Our Sad State

Where are the good men who could rescue our nation?


Faith Politics

With the presidential election approaching, my brother and I were discussing the sad state of affairs in our beloved America: riots, conflict between liberals and conservatives, deteriorating infrastructure coast to coast, and excess national debt.

My brother owns and operates several successful businesses, so he knows what it takes to be a competent leader and an effective project developer. I told him he would make a damn good president. We were both born and raised in New England, influenced by our industrious and hard-working father. Our dad was the incarnation of the Puritan work ethic — able to envision and actualize seemingly impossible goals, no matter what the personal sacrifice and cost. Today, few remnants of that ethos remain.

Our Founding Fathers who conceived and gave birth to the American Dream served without pay from a sense of patriotic duty, at great risk of losing their lives. Where are all the good men who should have gathered by now to rescue our nation? “For the godly are no more, and the faithful have vanished from among us” (Psalm 12:1).

We the People have allowed a far different Congress to evolve, teeming with predator politicians. “They all lie in wait for blood and they hunt each other with a net” (Micah 7:2). Too many candidates are motivated only by pursuit of prestigious perks, generous salaries and travel privileges, and fat-cat pensions with lifelong health benefits. They are removed from the experience of everyday Americans and are out of touch with main street.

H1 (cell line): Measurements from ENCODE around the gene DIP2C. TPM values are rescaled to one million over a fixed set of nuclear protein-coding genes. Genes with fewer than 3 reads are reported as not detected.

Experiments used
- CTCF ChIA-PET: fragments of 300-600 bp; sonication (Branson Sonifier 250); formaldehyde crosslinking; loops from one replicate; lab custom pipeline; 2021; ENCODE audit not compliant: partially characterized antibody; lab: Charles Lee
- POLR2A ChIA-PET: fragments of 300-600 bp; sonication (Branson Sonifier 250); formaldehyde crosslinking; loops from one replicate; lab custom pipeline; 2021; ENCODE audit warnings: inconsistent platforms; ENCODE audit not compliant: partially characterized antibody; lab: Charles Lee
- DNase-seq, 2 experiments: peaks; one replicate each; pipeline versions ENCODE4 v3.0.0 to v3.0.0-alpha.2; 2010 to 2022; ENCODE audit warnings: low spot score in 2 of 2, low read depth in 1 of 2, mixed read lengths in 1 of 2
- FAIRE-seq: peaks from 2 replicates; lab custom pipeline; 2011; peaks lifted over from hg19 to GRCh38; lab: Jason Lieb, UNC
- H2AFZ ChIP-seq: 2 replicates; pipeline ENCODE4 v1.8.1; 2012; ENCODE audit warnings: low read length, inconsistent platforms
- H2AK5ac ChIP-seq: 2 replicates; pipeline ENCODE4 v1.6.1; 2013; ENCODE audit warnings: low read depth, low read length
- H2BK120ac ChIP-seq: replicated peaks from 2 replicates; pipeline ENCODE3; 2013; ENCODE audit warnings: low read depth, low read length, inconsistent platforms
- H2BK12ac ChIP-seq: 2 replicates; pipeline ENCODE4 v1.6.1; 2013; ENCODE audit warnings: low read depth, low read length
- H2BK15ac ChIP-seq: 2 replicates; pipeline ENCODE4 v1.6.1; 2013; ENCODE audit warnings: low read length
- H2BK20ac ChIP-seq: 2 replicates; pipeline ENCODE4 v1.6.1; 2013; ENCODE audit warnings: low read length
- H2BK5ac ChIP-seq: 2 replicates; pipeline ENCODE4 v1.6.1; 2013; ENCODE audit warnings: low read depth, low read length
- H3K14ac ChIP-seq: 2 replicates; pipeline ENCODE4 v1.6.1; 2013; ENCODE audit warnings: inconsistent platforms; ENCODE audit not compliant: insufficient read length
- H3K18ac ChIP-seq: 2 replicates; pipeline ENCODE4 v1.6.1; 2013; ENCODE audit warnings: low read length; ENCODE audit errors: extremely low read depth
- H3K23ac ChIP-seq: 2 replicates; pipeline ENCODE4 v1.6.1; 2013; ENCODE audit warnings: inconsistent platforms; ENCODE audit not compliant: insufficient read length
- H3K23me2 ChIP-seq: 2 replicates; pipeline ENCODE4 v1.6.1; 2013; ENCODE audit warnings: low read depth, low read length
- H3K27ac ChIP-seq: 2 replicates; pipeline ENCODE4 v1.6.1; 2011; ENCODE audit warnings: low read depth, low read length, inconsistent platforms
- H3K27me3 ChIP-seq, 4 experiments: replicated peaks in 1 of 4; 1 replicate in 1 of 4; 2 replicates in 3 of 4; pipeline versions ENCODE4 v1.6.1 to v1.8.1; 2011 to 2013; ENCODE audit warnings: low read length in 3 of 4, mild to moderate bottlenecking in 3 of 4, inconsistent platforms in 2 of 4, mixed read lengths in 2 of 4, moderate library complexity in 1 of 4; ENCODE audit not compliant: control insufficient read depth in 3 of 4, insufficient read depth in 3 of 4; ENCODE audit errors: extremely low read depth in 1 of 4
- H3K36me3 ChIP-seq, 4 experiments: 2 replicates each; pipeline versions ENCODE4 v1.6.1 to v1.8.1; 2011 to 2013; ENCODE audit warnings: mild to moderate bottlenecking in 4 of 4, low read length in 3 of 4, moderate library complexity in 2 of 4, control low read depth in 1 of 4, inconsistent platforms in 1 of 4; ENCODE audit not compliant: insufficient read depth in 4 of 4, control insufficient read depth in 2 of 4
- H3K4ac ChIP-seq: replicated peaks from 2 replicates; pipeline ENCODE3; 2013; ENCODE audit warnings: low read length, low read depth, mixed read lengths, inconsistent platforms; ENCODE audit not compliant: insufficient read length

My brother and I both know what it would take to “drain the swamp” and “make America great again.” The Paradox of Prosperity during the last hundred years has enfeebled our people and blinded us from choosing worthy candidates for public office. What we see nowadays is a congress of baboons. The thin veneer of civility has been lost to the rancor heard in its marble halls. The noble portraits hung on its walls blink in shame.

I said to my brother, “Would you consider running for public office?”

Now in his mid-seventies, he was eager to retire from dealing with stressful business problems day after day. He wanted to hide from the spotlight of being the big boss and to spend his golden years with his devoted wife, sons, and grandchildren.

He gazed out the window, then said, “No. No, I wouldn’t.” Perhaps he senses the ultimate futility of guiding a people blinded by overindulgence.


Richard M. DellOrfano spent ten years on a cross-country pilgrimage following Christ’s instruction to minister without possessions. He is completing his autobiography: Path Perilous, My Search for God and the Miraculous.

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